Now that everyone is multitasking, blogging and posting to forums, Marketers have come to realize, the best feedback on their Super Bowl marketing efforts will not come from formal research but from monitoring and joining the worldwide discussion racing around the Internet in real time.
Intelliseek and New Media Strategies are two of the companies who have taken on the challenge of measuring and monitoring conversation for marketers during and after this tear's Super Bowl. The will do it by monitoring blogs, forums, industry analyst commentary and, in the case of Intelliseek, their own panel of bloggers. No doubt, there will be a flurry of activity and commentary for marketers to dig through. All this heightened communal conversation makes us want to simply close the laptop and actually watch the game.
On the heels of the Magazine Publishers of America's launch of a trade pro-magazine ad campaign, Conde Nast is launching their own $3.5 million campaign aimed at consumers. The campaign, which will appear in outdoor media as well as trade, will carry the tagline "The point of passion" and show readers having a love fest with their favorite Conde Nast magazine. San Francisco based Heat created the campaign which will also play up the high "time spent reading" figures magazines can claim.
Thank God we don't watch late night TV and subject ourselves to the oddity of Matthew Lesko, the question mark-wearing, Free Money, infomercial screamer. Anyway, he's started a blog. Why we're telling you this, we don't know.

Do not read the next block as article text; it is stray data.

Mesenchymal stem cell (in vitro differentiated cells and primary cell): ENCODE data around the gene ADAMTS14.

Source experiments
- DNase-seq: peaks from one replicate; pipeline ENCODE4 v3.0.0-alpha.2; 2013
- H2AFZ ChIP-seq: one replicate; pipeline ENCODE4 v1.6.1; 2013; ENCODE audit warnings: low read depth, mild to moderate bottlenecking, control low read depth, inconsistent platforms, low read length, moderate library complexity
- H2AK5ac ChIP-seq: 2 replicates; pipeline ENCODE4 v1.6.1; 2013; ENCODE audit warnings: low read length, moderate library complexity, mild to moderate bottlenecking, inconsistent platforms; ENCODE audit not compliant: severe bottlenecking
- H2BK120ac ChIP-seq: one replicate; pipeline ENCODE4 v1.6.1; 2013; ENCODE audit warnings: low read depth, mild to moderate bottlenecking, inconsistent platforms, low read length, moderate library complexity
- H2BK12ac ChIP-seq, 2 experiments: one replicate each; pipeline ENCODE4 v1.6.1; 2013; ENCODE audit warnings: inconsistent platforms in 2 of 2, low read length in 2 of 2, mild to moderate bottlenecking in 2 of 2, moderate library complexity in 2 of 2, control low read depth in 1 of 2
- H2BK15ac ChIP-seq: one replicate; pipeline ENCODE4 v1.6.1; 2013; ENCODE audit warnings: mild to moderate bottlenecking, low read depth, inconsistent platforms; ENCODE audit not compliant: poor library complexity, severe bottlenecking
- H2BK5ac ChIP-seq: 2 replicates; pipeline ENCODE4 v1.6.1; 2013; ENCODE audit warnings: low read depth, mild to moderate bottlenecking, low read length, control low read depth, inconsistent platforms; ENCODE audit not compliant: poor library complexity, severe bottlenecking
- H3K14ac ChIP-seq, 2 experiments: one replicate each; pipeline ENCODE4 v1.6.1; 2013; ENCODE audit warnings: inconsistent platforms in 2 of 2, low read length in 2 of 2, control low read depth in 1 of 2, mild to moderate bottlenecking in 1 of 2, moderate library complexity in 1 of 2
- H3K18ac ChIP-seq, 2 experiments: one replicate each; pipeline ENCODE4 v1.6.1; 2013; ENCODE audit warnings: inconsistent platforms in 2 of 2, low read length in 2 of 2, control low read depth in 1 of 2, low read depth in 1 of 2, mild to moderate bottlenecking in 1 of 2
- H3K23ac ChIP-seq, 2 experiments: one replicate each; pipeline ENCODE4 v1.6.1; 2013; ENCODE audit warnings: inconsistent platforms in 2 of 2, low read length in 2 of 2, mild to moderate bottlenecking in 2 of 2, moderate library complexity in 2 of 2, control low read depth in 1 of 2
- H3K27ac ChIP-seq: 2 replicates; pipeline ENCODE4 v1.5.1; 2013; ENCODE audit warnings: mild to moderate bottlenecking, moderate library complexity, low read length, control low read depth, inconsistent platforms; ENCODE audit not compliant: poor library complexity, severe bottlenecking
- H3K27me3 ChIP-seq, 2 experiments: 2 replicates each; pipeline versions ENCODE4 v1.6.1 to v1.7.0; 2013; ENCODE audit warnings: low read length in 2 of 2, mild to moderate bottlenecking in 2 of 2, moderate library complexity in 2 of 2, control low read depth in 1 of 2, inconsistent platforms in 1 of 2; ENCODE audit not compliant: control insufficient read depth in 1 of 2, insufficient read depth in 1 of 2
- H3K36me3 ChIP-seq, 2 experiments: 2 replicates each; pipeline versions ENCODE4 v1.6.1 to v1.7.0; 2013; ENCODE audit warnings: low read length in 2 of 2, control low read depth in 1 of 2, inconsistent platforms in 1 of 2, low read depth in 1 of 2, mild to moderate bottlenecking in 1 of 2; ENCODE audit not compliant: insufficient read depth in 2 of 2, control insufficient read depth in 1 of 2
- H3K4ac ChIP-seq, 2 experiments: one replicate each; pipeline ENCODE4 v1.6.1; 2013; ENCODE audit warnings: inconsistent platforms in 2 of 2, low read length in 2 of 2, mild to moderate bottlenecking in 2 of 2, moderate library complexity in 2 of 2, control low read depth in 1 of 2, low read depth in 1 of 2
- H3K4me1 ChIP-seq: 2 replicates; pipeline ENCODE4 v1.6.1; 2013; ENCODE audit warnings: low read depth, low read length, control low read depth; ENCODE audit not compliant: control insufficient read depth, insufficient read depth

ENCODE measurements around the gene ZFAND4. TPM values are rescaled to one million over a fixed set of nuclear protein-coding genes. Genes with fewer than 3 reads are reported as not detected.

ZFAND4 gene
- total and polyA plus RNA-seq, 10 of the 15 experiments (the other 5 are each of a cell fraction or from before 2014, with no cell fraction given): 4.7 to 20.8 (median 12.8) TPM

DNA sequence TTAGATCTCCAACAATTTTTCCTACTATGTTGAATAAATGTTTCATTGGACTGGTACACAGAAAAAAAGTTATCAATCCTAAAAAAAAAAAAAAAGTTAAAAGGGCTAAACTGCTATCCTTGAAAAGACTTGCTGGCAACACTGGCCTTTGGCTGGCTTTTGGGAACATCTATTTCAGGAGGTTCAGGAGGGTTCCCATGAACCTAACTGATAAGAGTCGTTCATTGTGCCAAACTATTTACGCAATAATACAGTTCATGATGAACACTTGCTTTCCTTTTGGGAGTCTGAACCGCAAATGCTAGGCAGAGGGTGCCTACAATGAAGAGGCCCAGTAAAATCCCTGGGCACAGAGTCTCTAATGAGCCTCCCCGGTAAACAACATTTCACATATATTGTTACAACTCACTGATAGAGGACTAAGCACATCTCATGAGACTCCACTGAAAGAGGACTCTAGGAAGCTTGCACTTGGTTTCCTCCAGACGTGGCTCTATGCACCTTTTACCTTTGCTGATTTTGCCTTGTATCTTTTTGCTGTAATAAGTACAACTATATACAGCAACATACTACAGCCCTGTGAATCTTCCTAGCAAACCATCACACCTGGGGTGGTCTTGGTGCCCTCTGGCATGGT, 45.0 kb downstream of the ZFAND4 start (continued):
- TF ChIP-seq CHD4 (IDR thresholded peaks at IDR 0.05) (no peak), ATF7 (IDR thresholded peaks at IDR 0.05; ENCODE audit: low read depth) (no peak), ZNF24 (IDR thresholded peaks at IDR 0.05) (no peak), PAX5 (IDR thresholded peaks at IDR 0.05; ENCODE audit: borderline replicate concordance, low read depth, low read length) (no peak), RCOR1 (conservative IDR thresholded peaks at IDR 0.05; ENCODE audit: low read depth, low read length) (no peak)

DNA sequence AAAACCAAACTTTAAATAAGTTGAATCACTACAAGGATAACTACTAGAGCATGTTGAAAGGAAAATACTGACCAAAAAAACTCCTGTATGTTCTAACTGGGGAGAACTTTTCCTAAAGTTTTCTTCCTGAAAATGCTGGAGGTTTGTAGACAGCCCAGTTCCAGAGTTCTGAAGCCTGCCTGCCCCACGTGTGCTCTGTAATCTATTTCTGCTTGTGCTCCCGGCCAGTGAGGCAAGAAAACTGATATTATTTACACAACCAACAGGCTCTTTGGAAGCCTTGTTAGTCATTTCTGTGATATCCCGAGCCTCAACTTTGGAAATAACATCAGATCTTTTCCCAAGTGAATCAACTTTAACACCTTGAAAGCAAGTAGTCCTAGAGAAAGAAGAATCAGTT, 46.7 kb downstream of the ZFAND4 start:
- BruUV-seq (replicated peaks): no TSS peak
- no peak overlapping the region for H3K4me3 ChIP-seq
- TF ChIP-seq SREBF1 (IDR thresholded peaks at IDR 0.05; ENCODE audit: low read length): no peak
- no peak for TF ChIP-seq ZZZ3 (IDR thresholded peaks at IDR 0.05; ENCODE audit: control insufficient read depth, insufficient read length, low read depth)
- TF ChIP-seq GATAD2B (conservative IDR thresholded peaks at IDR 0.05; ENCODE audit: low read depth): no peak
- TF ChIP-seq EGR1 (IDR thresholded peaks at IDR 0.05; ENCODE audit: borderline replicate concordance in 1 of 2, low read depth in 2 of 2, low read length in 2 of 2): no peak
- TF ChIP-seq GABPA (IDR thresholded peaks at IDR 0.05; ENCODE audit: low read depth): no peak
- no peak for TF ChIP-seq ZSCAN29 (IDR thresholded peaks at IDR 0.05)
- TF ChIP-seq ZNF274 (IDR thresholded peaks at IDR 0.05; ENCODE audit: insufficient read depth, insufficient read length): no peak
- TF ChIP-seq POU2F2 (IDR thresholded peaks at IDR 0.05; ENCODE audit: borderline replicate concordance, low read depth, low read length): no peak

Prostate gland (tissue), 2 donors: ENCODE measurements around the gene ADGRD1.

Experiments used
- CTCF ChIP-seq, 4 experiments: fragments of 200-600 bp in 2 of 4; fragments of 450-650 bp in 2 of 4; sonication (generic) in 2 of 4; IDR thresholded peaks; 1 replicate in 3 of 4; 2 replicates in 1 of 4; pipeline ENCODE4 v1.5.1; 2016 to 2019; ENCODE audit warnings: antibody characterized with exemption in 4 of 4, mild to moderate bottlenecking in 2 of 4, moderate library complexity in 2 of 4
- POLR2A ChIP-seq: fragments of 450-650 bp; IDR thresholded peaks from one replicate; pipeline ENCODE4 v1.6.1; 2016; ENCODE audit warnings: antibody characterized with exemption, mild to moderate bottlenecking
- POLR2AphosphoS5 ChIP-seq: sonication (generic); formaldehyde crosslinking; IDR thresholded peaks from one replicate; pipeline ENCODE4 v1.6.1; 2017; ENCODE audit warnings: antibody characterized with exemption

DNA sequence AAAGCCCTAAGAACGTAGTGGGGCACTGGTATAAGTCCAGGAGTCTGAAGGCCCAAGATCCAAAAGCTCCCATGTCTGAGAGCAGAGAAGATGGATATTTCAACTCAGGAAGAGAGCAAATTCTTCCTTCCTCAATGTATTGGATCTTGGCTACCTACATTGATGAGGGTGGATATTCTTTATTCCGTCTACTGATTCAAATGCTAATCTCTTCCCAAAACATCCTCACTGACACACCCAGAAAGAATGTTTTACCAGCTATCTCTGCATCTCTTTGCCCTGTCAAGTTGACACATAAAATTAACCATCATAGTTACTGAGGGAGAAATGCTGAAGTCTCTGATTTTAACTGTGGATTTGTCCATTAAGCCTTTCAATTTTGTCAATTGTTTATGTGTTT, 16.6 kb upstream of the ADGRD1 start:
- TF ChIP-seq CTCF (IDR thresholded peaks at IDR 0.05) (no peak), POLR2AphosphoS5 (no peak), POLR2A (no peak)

Doofy Danny did it again. Apprentice candidate and CEO of Boston-based POPstick Danny Kastner, who had a less than stellar performance in the first episode, led this his team to dismal failure on this week's The Apprentice.
Supposedly a creative genius, Kastner received poor marks from Nestle on some promotional work done for Taster's Choice. Displaying zero leadership skills (again, producers love to edit people into idiocy), Kastner, apparently, couldn't make a decision if his life depended on it. Losing valuable time, he waited until the absolute last minute to choose a partner company capable of pulling off the promotional idea his team came up with. How Kastner has built a successful company remains a mystery.
Kastner was not entirely alone in the episode display of less than smart behavior. His entire team displayed some serious idiocy as well by banding together on a plan to suggest to Trump that Michael, a team member who received exemption last week, be fired. Granted, Michael came off as a sexist, Neanderthal loser-slacker but there was no way he could go down for this week's task. In a cluster fuck of the boardroom, the team turned on Kastner as he tried to blame Michael for the failure and Trump lambasted both Kastner and Michael, both from Massachusetts which might have some hidden reason why they nearly came to blows during the episode. And in the ultimate display of bubble headed logic, Kastner selected the un-fireable Michael as one of the two teammates he brought back into the boardroom to face Trump. We suppose in this day of crazy-ass stunt marketing, that's just par for the course.
And if that display of brilliance didn't make it a very good thing Kastner already runs his own company, his guitar playing, folksy send off in the cab pretty much eliminated the likelihood anyone else would be knocking at his door to offer him a job. Unless of course it's in the ad business. We love that kooky stuff, don't we?